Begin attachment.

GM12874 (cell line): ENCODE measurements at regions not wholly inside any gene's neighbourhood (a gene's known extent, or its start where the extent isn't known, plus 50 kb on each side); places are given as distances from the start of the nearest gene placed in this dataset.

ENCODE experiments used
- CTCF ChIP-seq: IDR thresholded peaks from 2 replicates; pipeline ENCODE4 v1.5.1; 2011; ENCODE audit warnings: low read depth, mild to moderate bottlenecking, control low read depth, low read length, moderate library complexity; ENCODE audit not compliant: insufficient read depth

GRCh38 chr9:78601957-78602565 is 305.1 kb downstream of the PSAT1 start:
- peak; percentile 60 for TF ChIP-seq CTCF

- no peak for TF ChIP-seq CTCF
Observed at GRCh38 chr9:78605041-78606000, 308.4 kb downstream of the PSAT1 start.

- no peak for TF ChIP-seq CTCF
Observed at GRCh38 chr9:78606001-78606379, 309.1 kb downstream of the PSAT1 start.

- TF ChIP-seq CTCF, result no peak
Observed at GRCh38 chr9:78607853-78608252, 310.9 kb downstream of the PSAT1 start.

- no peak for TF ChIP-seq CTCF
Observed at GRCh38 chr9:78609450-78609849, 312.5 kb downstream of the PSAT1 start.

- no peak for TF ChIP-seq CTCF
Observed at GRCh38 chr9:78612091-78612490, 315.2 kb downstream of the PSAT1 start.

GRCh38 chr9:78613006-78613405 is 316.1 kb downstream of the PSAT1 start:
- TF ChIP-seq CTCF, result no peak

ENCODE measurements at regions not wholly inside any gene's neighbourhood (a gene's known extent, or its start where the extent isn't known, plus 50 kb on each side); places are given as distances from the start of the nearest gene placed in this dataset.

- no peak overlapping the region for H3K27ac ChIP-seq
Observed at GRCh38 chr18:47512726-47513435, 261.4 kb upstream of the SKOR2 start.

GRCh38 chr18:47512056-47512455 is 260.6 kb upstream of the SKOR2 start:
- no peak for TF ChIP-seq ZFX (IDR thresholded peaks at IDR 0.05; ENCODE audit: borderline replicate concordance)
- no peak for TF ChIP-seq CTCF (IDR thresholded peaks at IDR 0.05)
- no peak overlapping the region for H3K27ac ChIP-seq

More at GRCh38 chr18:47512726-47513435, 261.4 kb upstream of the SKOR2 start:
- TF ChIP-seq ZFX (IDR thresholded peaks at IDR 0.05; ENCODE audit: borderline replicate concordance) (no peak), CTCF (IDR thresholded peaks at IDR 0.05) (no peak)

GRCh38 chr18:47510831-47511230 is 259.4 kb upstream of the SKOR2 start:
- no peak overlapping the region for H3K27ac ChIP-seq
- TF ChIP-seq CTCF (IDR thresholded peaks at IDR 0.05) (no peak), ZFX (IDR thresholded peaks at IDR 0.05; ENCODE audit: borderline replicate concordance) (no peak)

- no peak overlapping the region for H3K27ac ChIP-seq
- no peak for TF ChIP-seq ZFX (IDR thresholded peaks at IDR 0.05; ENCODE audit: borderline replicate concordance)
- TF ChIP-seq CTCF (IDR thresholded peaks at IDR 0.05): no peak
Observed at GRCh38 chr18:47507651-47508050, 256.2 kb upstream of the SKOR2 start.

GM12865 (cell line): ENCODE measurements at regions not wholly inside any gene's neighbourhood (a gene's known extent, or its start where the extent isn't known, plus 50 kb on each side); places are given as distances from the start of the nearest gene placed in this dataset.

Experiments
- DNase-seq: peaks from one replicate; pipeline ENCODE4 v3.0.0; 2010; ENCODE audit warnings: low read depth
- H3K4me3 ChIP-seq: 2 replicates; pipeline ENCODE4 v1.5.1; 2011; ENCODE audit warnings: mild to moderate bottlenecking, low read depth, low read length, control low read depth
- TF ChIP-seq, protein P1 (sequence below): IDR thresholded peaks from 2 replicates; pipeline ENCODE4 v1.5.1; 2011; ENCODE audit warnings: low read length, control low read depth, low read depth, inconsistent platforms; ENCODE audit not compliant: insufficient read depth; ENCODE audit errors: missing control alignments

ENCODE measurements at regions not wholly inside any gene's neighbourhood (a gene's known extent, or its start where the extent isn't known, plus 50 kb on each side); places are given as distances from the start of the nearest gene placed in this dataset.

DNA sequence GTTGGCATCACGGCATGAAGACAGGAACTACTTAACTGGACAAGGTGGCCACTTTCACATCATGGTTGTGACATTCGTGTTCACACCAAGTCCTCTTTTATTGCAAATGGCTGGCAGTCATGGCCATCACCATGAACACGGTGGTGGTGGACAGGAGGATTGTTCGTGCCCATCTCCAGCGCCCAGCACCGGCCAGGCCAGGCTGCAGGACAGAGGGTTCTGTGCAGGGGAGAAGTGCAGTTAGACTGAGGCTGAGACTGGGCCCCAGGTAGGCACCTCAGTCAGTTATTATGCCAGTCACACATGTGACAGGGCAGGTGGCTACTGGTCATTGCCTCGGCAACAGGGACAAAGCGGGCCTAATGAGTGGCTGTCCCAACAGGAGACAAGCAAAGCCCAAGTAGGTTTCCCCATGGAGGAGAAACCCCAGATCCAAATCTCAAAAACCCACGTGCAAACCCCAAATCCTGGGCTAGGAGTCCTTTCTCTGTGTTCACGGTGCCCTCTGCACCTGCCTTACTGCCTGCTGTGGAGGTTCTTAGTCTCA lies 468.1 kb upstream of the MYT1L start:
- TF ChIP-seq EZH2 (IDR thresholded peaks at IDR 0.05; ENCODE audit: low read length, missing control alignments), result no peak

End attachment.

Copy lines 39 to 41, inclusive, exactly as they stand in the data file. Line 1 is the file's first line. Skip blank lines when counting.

ENCODE measurements at regions not wholly inside any gene's neighbourhood (a gene's known extent, or its start where the extent isn't known, plus 50 kb on each side); places are given as distances from the start of the nearest gene placed in this dataset.

DNA sequence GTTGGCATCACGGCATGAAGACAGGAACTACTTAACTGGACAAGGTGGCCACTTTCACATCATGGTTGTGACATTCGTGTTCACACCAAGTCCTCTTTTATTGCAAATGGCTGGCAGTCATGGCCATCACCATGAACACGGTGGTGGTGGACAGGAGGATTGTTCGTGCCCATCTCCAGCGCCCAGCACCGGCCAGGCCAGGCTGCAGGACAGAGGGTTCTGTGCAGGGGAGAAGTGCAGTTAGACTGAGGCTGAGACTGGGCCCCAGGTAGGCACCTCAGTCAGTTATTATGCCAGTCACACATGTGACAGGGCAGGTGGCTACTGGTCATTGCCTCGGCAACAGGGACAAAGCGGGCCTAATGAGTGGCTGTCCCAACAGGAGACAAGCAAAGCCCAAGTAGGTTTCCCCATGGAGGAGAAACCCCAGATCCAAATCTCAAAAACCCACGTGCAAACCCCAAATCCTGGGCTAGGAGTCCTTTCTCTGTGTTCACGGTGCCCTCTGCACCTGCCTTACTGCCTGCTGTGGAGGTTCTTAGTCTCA lies 468.1 kb upstream of the MYT1L start:
- TF ChIP-seq EZH2 (IDR thresholded peaks at IDR 0.05; ENCODE audit: low read length, missing control alignments), result no peak